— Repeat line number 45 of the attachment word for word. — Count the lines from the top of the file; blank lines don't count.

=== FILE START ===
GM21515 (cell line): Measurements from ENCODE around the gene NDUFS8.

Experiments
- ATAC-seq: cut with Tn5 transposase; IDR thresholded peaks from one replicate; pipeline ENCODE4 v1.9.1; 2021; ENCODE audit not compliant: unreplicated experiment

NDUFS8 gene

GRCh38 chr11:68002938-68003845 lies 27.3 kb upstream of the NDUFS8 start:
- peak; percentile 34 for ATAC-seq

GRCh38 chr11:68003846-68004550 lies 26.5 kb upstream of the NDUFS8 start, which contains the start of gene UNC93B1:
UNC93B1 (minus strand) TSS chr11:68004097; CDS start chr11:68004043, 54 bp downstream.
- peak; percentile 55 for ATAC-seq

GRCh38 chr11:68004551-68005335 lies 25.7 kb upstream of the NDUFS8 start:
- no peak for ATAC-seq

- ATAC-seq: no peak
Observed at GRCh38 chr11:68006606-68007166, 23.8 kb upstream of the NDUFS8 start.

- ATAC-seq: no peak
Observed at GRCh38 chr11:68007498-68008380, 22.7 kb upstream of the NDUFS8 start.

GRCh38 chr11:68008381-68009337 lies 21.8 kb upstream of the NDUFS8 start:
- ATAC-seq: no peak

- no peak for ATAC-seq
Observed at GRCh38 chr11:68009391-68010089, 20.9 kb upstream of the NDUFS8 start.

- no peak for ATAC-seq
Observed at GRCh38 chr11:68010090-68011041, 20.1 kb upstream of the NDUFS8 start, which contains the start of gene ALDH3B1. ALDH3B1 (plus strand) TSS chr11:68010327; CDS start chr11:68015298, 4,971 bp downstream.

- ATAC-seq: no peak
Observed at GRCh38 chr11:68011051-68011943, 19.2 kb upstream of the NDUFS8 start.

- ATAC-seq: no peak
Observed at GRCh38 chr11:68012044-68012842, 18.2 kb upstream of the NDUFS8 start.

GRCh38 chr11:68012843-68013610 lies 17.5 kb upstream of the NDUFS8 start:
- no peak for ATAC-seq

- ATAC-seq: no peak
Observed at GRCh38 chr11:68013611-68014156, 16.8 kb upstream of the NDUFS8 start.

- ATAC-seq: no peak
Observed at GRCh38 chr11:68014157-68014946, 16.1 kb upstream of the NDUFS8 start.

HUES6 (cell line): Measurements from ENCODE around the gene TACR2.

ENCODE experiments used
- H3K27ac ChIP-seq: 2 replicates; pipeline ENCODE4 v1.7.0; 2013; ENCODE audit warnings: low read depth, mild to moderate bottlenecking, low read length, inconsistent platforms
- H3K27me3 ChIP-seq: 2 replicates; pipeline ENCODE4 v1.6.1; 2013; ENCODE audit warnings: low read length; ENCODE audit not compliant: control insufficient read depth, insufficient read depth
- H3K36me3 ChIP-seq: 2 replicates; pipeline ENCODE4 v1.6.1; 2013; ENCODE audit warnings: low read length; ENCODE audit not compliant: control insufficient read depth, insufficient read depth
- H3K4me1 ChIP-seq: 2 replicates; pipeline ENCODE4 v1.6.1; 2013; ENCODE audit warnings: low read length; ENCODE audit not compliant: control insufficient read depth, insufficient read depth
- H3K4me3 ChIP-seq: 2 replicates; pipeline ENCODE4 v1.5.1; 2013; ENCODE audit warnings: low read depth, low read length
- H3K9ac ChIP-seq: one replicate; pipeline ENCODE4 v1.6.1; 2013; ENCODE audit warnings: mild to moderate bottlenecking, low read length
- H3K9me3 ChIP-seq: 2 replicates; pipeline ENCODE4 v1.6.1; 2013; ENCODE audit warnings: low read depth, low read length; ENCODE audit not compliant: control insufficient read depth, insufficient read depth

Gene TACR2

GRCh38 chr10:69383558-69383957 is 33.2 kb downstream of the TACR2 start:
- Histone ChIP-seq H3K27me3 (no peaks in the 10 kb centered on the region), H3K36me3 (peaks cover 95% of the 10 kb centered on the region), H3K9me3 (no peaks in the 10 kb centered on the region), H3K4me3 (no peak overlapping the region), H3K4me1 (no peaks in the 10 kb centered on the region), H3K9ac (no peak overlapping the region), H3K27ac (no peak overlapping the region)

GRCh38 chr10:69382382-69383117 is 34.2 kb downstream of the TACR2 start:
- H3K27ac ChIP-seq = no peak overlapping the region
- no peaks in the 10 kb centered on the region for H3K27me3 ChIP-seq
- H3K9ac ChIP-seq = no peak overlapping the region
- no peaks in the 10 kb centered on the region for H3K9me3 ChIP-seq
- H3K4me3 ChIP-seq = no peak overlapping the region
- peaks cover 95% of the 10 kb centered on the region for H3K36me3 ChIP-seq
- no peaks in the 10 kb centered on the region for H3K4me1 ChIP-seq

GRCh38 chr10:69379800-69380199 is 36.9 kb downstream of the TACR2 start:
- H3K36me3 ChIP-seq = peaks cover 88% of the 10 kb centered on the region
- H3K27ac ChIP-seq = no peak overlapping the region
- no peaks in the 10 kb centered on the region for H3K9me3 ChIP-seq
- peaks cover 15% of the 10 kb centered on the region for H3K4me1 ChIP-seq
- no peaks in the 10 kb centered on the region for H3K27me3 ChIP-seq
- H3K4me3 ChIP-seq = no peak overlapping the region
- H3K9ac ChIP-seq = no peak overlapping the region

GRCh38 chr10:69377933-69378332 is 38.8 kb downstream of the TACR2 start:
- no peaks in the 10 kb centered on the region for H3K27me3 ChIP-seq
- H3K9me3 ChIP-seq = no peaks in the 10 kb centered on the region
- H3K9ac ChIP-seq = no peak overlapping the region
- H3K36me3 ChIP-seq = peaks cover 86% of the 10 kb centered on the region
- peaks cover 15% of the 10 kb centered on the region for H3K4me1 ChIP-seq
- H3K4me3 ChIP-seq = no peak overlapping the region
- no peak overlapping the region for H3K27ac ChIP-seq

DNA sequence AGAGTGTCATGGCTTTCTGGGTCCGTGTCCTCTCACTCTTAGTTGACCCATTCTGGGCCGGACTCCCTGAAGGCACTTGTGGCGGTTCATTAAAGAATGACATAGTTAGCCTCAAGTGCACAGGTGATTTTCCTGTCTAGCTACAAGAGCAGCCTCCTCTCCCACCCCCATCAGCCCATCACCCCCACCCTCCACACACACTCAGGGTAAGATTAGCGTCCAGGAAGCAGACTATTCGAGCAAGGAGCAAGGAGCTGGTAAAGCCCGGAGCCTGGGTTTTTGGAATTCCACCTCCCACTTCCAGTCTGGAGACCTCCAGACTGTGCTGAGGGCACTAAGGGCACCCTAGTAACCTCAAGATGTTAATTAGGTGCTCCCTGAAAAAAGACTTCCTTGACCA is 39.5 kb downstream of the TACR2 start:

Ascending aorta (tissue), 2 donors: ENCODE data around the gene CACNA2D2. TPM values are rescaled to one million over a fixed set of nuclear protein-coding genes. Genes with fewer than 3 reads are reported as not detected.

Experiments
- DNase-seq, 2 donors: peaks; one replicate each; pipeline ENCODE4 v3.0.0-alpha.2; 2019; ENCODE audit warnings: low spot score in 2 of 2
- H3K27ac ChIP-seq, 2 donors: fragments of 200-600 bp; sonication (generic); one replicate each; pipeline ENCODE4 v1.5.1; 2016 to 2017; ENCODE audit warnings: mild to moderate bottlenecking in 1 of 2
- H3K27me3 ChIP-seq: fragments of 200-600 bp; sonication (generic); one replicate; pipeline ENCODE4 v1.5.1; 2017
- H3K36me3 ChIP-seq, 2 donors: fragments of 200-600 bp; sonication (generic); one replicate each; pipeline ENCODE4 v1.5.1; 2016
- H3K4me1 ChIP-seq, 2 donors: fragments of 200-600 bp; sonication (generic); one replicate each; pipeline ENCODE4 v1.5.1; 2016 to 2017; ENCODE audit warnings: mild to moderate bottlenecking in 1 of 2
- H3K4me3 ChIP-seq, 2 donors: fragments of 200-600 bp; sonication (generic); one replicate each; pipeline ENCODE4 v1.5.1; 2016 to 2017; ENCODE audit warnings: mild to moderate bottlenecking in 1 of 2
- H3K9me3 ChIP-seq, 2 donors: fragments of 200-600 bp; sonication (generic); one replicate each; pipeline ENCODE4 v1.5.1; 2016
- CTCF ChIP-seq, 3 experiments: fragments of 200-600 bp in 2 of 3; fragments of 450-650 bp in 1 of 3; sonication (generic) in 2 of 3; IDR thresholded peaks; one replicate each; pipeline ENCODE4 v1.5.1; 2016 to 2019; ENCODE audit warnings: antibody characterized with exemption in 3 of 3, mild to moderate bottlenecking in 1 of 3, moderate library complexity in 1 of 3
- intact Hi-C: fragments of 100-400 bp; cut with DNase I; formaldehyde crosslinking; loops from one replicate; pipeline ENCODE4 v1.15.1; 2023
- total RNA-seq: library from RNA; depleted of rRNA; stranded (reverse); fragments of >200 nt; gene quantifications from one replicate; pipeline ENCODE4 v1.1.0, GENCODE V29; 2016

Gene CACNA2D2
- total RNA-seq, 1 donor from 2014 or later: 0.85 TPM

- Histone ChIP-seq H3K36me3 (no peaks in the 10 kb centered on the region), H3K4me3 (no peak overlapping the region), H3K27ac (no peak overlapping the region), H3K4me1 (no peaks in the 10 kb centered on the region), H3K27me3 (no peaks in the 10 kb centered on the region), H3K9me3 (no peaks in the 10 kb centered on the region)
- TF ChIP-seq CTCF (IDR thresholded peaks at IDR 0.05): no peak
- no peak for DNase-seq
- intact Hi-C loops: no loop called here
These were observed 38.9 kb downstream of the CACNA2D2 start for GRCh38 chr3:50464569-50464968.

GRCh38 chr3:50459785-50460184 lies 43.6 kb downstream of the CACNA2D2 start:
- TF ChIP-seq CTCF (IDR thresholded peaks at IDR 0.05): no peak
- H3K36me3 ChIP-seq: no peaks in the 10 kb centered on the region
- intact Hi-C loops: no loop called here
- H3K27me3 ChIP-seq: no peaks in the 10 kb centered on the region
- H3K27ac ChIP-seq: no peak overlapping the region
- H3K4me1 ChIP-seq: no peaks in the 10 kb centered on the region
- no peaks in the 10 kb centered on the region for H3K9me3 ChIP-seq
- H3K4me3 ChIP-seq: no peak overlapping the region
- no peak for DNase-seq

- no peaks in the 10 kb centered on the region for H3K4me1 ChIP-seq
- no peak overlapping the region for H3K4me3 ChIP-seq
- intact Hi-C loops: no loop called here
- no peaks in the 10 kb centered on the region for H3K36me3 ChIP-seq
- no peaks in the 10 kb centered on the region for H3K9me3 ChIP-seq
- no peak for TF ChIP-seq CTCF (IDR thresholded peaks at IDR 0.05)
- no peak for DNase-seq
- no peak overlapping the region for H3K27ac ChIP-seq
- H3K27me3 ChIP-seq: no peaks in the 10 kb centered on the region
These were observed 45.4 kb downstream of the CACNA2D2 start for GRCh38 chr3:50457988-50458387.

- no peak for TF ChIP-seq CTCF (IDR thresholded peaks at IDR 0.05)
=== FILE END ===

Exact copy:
- H3K27ac ChIP-seq = no peak overlapping the region